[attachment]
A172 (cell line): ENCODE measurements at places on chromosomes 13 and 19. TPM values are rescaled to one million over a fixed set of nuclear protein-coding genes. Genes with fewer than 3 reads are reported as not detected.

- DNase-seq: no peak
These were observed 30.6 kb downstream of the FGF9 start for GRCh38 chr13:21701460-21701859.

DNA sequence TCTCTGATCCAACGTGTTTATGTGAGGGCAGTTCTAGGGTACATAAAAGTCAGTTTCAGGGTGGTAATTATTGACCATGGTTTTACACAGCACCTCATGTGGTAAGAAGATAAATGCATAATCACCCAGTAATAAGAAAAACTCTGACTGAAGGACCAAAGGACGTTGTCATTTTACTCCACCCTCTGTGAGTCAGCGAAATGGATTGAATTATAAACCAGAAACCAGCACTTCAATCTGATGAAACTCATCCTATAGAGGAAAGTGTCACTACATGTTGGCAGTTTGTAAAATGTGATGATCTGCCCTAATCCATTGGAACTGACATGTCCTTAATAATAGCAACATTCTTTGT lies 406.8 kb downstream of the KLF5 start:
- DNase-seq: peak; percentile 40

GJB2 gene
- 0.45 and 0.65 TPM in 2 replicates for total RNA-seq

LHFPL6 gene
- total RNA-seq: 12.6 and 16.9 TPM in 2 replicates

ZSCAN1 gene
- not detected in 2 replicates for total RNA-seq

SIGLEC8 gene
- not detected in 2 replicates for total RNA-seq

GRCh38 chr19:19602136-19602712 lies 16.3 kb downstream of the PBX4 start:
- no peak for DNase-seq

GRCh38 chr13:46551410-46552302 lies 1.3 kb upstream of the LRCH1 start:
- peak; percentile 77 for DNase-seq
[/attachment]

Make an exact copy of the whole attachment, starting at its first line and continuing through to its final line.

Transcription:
A172 (cell line): ENCODE measurements at places on chromosomes 13 and 19. TPM values are rescaled to one million over a fixed set of nuclear protein-coding genes. Genes with fewer than 3 reads are reported as not detected.

- DNase-seq: no peak
These were observed 30.6 kb downstream of the FGF9 start for GRCh38 chr13:21701460-21701859.

DNA sequence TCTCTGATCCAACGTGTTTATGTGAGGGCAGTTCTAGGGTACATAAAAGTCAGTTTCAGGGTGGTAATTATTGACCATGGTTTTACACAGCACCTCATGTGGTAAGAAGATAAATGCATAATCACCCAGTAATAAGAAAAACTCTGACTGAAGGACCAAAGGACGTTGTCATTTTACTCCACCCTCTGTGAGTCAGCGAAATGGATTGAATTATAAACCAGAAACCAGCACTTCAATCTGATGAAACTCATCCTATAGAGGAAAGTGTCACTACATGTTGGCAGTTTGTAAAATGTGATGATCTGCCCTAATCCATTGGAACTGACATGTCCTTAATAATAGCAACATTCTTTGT lies 406.8 kb downstream of the KLF5 start:
- DNase-seq: peak; percentile 40

GJB2 gene
- 0.45 and 0.65 TPM in 2 replicates for total RNA-seq

LHFPL6 gene
- total RNA-seq: 12.6 and 16.9 TPM in 2 replicates

ZSCAN1 gene
- not detected in 2 replicates for total RNA-seq

SIGLEC8 gene
- not detected in 2 replicates for total RNA-seq

GRCh38 chr19:19602136-19602712 lies 16.3 kb downstream of the PBX4 start:
- no peak for DNase-seq

GRCh38 chr13:46551410-46552302 lies 1.3 kb upstream of the LRCH1 start:
- peak; percentile 77 for DNase-seq